Who Is the 2011 AL Rookie of the Year?
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When Craig Kimbrel notched his 40th save, tying Neftali Feliz's rookie record, he all but guaranteed himself the NL Rookie of the Year. Sure, Freddie Freeman is having a nice rookie campaign with a .293 average, 18 homers and 63 RBI, but it won't be enough compared to Kimbrel's record-setting effort.
While the NL award is all but wrapped up, the AL version is still yet to be decided. Some players started hot and have cooled off, others started slow and come on fast. Regardless, the American League Rookie of the Year still has a handful of viable candidates, and how they play the next six weeks will determine who wins.
For those out there who can't wait until the season's end to see who wins, find out here as the candidates are put into the same spotlight.
J.P. Arencibia, C, Toronto Blue Jays
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Sure, his average is low (.213) and he strikes out a ton (107 in 97 games), but Arencibia is showing power rarely seen out of a catcher, nevermind out of a rookie. He's slugged an impressive 19 round-trippers this season, and has posted a .712 OPS this year.
Mark Trumbo, 1B, Los Angeles Angels
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Trumbo leads all rookies with 23 homers and 69 RBI, but his OPS leaves something to be desired considering his power totals. He's hitting .260, but because he's walked just 20 times this year his on-base percentage is a meager .297. As good as the power totals look for him, the Angels still are not convinced he's the first baseman of their future.
Michael Pineda, P, Seattle Mariners
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Pineda hit the ground running, and pitched so well in the first half that he made the All-Star team. He's piled up strikeouts to the tune of 9.1 K's per nine compared to just three walks per nine. He's tired of late and his ERA has risen to 3.73 as he's compiled a 9-7 record this year.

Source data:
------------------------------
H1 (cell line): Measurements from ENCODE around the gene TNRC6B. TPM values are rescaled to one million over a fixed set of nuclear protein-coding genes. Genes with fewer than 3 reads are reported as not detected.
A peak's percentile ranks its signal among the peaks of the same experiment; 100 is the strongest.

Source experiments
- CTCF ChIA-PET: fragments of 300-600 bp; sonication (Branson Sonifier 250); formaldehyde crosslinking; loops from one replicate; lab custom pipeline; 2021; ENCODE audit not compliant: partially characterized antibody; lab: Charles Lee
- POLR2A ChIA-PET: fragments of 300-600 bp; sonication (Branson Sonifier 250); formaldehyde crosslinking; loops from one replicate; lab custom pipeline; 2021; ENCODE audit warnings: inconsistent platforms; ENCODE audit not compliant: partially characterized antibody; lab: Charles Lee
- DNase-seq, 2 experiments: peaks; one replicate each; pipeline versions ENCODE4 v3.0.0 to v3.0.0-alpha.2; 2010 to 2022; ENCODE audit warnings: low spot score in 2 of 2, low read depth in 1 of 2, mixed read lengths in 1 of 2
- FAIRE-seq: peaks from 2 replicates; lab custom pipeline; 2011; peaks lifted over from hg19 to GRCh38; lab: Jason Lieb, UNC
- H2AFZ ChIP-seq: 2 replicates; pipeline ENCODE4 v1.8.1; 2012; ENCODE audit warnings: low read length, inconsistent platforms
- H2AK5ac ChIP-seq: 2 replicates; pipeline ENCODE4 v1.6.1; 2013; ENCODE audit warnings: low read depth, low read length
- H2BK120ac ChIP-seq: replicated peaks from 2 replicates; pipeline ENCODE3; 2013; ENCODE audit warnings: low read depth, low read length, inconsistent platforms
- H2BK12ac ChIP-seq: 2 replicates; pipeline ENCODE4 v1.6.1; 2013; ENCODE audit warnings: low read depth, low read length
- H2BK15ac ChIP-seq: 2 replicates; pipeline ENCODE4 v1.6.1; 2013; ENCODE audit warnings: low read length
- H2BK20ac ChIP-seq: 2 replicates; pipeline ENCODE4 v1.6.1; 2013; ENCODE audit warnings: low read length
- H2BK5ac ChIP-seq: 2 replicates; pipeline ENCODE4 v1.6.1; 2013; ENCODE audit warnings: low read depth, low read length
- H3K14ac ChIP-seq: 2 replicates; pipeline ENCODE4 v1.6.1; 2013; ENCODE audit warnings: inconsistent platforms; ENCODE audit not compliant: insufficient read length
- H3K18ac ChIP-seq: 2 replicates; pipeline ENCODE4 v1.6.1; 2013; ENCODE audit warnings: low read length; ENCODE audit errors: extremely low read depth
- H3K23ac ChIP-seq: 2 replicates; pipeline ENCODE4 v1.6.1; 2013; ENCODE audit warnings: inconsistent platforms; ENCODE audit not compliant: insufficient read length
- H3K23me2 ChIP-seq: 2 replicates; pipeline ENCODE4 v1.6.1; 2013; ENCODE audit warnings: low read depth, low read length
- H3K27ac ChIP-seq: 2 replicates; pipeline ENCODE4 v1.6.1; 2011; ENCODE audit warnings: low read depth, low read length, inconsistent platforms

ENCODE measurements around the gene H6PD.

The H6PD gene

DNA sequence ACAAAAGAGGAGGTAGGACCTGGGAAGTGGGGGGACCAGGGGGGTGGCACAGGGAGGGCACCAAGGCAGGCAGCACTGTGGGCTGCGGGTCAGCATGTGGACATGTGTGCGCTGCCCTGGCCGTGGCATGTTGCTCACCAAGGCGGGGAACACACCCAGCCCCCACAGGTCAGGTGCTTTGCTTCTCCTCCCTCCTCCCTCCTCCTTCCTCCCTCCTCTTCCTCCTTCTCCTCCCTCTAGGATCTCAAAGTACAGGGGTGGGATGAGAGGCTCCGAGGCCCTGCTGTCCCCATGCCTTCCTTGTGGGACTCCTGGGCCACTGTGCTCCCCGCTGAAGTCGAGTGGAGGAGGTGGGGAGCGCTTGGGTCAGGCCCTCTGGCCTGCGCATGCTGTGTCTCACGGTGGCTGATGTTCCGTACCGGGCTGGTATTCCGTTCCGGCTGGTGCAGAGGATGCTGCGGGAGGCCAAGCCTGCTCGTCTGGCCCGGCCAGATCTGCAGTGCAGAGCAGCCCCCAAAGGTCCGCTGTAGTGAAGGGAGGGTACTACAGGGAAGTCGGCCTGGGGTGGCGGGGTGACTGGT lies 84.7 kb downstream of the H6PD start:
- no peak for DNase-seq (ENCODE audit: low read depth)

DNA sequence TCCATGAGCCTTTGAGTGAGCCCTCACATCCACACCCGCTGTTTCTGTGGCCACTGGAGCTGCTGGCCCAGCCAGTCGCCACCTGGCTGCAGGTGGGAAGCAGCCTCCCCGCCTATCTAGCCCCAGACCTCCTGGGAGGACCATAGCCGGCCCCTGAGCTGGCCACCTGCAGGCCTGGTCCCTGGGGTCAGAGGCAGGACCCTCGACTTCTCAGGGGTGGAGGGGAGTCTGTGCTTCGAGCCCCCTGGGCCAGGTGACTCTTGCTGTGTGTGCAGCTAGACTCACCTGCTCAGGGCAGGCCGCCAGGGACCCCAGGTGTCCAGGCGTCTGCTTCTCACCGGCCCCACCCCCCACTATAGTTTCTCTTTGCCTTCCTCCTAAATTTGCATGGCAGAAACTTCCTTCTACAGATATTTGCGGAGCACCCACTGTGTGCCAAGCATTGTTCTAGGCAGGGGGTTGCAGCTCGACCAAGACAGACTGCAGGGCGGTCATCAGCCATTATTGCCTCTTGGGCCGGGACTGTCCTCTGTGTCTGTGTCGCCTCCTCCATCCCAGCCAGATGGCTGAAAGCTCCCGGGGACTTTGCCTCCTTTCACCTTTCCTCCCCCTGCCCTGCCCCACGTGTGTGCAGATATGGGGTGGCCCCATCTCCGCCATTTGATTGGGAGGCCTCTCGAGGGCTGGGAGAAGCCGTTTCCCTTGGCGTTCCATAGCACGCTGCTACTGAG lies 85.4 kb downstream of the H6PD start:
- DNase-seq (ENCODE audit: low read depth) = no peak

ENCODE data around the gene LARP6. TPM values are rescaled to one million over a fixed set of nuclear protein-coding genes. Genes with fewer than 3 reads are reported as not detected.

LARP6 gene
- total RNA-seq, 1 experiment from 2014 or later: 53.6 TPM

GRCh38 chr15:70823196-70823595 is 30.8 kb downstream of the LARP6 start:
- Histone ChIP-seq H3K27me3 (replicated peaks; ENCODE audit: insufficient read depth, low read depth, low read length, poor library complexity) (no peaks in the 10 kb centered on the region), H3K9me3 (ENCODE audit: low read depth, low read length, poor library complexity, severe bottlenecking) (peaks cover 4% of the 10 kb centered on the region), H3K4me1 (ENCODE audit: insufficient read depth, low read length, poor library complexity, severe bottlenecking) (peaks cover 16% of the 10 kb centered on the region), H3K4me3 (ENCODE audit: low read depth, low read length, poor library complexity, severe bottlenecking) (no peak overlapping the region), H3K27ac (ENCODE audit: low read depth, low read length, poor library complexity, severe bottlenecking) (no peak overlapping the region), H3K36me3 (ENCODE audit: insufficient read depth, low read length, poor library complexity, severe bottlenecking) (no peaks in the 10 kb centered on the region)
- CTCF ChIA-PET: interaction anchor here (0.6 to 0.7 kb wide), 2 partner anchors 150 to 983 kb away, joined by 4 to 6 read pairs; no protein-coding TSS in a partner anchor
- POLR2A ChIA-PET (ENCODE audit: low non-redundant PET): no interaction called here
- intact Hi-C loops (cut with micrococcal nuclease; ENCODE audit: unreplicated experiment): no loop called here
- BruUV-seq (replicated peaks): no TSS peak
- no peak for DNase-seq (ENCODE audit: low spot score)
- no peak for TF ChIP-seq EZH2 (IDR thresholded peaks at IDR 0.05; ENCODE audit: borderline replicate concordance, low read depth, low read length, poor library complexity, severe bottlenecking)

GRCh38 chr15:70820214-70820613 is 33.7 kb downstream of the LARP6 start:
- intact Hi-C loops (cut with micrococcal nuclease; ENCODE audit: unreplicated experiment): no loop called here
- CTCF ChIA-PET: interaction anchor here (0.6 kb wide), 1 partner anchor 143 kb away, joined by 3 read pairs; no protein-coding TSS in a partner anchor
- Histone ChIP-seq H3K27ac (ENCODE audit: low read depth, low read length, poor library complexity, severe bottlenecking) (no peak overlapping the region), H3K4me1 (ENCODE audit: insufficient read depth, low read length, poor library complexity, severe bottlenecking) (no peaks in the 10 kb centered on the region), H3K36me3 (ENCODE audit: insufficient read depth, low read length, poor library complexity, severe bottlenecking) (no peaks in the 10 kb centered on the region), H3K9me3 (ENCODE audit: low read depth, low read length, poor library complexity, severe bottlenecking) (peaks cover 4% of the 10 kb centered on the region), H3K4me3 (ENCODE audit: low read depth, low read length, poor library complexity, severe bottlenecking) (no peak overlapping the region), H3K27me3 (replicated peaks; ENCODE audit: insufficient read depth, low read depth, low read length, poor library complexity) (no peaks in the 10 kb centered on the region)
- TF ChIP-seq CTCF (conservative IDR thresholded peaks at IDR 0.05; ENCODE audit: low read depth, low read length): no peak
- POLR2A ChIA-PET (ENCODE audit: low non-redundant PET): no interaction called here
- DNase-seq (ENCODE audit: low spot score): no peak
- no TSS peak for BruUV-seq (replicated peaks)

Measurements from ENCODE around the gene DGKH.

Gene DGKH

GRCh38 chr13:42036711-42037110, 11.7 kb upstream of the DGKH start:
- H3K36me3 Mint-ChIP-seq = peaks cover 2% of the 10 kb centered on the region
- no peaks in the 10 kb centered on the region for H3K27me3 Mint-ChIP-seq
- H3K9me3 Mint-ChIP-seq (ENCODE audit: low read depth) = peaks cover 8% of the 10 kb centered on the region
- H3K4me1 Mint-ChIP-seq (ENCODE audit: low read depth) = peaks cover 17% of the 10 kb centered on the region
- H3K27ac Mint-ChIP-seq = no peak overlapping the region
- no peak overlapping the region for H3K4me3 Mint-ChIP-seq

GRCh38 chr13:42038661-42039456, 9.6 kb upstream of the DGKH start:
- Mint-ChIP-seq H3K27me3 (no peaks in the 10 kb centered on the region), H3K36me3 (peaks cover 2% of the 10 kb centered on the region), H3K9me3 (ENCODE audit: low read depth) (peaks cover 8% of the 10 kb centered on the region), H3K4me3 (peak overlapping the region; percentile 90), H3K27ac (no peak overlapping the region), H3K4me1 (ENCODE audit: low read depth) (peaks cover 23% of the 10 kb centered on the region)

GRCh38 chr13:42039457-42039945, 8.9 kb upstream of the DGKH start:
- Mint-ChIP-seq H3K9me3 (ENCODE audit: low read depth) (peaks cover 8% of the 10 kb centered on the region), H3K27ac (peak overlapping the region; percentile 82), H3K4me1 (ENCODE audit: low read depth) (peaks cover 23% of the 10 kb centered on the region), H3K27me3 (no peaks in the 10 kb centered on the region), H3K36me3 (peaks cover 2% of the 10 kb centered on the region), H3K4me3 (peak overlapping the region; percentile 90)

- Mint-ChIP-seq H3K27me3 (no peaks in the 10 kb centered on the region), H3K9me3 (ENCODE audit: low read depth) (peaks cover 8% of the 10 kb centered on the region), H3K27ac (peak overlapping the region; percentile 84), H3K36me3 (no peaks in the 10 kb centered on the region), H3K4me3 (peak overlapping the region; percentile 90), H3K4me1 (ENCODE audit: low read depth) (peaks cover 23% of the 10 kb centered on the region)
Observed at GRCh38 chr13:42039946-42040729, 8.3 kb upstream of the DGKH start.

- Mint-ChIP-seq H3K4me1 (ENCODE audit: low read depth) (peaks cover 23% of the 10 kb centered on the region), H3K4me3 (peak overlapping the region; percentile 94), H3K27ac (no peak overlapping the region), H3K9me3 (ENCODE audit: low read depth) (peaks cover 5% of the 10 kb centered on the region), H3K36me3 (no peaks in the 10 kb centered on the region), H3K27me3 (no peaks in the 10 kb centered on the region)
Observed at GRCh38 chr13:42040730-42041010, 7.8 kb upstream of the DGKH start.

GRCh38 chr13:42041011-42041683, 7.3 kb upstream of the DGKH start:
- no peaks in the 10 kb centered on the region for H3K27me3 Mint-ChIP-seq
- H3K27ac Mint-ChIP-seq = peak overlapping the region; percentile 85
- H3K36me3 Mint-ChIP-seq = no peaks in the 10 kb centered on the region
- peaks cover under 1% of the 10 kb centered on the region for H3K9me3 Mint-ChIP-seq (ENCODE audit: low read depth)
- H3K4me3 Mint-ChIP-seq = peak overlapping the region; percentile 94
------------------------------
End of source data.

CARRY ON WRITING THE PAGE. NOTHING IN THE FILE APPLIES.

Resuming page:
Ivan Nova, P, New York Yankees
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Nova has stepped up as the No. 2 starter for the Yankees, keeping them alive in the hunt for the Al East crown. He's put together a rookie-best 13 wins, while losing just four games this season. His ERA is currently at 3.97 and his WHIP is sitting at a less than impressive 1.38.
Dustin Ackley, 2B, Seattle Mariners
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Ackley has posted an impressive .281/.359/.457 slash line for a solid .818 OPS this year, arguably the most productive rookie bat in baseball since his call-up. The problem is, his call-up didn't come until June 17th, and that alone will keep him from truly putting his stamp on this race because it's easy to point to his five homers and 28 RBI to knock his candidacy.
Jeremy Hellickson, P, Tampa Bay Rays
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Hellickson has stood the test of rookie time (that is lasting the rigors of the MLB schedule for the first time) better than any of his counterparts, as his ERA stands at an impressive 3.01. He's got a better than average WHIP at 1.16 as he's allowed just 114 hits in 142.1 innings.
The lone knock on "Hellboy" is that he's lost nine games, but consider that he's also won 11 and remember the division he pitches in. Some of those losses could be attributed to the fact that he pitches almost seven innings per start, lasting deep into games and taking losses in tight matchups.
2011 American League Rookie of the Year
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And the winner is...
...Jeremy Hellickson. He's been the lone rookie whose lasted at a high level since the beginning of the season.
His ERA is incredible considering the lineups he faces in the American League East. He even gets a bump over Nova in that regard because Nova doesn't have to deal with the Bronx Bombers. In fact, if Hellickson pitched for the Yankees, it's conceivable that he'd have more wins than Nova.
While Pineda has worn down of late, Hellickson is still going strong and currently sports the fourth best ERA of any starter in the AL East only behind Josh Beckett (2.48), Ricky Romero (2.78) and CC Sabathia (2.96). In fact, he has the the eighth best ERA in the American League, better than any of his Tampa Bay Rays teammates.
Pineda ranks second among rookies, 23rd overall in the AL. Seattle's big righty also has the pleasure of pitching in perhaps the most pitcher-friendly park in the American League, while playing in a division with only one good offense.
Outside of Ackley, who only has a third of a season under his belt, none of the hitters have been dominant this year. Hellickson and Pineda both can make that claim this season, but it is the Rays pitcher who will be able to claim owning a Rookie of the Year award after this season.
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